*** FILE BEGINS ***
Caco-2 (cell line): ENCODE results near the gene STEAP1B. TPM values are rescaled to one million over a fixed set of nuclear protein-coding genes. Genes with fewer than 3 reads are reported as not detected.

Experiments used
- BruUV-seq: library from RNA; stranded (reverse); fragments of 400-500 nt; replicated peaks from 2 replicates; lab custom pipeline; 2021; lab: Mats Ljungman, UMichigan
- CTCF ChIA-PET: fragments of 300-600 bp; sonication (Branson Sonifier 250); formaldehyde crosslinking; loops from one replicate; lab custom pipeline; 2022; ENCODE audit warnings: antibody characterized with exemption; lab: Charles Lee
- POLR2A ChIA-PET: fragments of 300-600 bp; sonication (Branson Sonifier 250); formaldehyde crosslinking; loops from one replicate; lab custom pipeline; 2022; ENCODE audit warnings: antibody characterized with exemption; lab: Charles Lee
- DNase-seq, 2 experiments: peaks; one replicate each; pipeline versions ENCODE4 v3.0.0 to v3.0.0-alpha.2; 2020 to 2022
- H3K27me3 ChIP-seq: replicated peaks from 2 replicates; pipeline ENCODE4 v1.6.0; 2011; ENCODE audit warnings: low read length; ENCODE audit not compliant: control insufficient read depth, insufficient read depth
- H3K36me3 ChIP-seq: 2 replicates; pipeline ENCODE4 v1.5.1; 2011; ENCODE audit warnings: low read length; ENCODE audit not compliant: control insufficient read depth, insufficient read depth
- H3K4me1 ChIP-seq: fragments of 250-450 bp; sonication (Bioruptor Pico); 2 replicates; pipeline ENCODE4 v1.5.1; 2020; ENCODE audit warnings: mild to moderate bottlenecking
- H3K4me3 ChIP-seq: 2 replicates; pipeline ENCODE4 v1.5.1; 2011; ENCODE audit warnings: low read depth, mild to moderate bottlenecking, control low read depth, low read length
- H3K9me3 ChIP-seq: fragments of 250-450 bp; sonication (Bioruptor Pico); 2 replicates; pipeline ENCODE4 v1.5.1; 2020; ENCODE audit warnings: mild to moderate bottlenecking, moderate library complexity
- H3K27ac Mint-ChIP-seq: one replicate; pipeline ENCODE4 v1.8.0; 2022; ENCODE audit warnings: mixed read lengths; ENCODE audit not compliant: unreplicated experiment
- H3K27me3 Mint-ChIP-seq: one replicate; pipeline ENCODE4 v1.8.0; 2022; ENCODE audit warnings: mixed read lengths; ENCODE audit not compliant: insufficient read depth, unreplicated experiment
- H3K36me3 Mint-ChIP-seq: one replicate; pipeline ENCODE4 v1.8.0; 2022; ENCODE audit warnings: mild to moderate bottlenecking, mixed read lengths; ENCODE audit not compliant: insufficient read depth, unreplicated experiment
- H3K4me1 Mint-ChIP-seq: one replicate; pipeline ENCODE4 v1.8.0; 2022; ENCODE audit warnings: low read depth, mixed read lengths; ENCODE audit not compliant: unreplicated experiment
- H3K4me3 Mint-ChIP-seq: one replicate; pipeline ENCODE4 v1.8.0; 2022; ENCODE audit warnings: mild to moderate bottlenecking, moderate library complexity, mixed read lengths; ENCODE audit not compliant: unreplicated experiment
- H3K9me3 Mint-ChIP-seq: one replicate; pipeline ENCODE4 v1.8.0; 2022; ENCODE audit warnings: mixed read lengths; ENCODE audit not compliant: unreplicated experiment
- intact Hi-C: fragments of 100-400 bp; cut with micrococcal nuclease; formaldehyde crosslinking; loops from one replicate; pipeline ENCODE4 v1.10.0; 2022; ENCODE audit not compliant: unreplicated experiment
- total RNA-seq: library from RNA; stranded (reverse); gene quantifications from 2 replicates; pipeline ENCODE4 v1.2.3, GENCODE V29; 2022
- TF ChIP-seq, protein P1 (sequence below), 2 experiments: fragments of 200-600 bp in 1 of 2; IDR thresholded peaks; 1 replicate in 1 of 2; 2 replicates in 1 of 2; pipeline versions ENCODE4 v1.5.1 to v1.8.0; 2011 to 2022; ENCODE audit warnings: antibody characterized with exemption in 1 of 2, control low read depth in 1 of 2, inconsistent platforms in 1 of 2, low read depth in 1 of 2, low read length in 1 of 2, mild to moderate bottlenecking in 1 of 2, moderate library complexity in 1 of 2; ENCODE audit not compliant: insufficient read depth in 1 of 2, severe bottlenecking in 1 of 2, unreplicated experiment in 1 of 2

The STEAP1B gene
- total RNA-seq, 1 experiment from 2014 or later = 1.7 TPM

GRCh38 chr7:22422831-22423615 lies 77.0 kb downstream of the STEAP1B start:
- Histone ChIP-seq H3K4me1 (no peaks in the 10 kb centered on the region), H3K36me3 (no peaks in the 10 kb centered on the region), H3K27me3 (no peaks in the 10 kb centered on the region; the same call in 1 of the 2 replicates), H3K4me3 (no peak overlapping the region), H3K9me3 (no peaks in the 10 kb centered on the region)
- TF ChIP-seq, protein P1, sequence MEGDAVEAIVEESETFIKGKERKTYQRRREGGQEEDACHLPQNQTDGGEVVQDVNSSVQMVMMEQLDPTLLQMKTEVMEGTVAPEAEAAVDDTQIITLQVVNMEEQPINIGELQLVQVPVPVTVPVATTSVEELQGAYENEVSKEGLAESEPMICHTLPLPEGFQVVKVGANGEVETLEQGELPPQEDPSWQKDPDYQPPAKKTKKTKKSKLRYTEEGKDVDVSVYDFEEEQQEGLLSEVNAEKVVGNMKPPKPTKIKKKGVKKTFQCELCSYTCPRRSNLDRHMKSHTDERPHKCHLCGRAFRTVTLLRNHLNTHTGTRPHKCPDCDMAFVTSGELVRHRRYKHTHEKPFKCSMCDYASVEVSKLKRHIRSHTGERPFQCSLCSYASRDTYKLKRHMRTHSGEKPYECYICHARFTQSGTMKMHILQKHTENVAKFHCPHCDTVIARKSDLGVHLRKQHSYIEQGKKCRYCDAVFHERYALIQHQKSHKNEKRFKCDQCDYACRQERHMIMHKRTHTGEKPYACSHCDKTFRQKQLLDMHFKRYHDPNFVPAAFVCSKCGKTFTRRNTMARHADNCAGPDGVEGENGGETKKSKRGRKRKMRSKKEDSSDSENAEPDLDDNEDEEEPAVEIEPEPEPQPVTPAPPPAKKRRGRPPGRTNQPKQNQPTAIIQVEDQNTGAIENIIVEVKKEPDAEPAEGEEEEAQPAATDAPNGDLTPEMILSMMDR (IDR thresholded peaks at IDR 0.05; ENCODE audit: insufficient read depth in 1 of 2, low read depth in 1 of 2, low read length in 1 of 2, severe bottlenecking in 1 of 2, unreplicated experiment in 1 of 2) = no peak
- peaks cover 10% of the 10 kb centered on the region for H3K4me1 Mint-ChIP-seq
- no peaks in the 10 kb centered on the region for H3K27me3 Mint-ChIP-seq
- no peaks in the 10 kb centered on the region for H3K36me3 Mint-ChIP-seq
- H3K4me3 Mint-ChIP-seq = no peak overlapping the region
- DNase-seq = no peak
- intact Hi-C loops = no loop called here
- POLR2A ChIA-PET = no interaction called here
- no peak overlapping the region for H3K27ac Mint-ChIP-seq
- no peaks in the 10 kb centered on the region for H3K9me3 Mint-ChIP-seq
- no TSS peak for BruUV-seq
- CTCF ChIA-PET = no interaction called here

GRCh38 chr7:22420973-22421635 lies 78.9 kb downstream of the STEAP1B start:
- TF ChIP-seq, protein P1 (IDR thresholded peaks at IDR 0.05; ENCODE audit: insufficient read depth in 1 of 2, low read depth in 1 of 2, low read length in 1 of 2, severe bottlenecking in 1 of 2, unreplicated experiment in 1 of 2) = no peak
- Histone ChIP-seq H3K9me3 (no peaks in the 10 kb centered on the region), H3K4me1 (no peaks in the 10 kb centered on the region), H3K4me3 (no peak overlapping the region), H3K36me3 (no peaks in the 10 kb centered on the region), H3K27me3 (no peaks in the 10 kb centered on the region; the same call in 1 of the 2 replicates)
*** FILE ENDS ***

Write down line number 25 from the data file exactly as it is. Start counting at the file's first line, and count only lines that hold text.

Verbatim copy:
- TF ChIP-seq, protein P1, sequence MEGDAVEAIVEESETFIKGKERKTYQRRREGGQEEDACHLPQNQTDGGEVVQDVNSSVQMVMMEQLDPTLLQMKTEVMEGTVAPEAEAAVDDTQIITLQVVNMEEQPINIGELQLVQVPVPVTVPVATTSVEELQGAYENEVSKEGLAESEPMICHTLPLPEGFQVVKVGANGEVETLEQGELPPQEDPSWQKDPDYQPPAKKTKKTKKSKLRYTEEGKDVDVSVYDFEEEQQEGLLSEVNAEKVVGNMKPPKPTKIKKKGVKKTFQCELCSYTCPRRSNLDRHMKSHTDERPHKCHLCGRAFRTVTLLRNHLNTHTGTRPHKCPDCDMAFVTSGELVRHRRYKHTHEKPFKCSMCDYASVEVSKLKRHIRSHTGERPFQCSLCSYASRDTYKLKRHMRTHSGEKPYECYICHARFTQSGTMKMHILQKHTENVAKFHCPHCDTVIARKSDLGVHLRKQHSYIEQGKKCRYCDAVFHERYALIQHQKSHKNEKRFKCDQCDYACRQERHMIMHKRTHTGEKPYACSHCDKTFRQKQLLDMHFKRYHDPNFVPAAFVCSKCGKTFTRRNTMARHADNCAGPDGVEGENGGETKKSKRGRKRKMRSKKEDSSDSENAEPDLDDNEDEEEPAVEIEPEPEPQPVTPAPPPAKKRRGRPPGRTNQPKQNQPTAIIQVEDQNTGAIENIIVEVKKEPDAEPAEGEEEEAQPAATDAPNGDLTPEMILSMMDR (IDR thresholded peaks at IDR 0.05; ENCODE audit: insufficient read depth in 1 of 2, low read depth in 1 of 2, low read length in 1 of 2, severe bottlenecking in 1 of 2, unreplicated experiment in 1 of 2) = no peak